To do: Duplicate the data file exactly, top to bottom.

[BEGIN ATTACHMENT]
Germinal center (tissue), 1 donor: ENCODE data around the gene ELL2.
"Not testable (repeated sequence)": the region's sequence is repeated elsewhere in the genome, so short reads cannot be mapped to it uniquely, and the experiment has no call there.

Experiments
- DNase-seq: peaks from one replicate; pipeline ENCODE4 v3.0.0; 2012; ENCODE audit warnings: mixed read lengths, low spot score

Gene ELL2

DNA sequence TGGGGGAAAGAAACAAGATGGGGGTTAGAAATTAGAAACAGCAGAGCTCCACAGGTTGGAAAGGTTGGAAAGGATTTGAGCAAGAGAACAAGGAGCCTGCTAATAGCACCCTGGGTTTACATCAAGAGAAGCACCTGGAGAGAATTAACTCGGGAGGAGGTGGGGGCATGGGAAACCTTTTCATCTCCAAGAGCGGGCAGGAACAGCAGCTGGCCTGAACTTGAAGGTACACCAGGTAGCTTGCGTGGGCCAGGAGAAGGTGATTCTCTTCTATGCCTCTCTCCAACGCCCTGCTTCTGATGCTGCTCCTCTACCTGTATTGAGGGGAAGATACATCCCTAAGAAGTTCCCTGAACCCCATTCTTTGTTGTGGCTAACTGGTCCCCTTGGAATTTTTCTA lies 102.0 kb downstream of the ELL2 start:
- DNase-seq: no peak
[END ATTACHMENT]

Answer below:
Germinal center (tissue), 1 donor: ENCODE data around the gene ELL2.
"Not testable (repeated sequence)": the region's sequence is repeated elsewhere in the genome, so short reads cannot be mapped to it uniquely, and the experiment has no call there.

Experiments
- DNase-seq: peaks from one replicate; pipeline ENCODE4 v3.0.0; 2012; ENCODE audit warnings: mixed read lengths, low spot score

Gene ELL2

DNA sequence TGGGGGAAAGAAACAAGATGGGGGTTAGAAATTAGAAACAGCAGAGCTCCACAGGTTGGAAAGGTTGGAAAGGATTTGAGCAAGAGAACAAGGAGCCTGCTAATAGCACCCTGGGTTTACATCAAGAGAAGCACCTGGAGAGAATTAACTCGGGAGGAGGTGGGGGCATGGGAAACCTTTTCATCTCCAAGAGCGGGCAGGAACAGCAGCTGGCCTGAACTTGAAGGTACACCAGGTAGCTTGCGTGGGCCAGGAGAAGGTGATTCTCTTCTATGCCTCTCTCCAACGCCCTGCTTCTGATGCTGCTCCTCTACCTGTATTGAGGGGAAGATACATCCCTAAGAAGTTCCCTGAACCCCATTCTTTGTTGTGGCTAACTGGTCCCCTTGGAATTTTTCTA lies 102.0 kb downstream of the ELL2 start:
- DNase-seq: no peak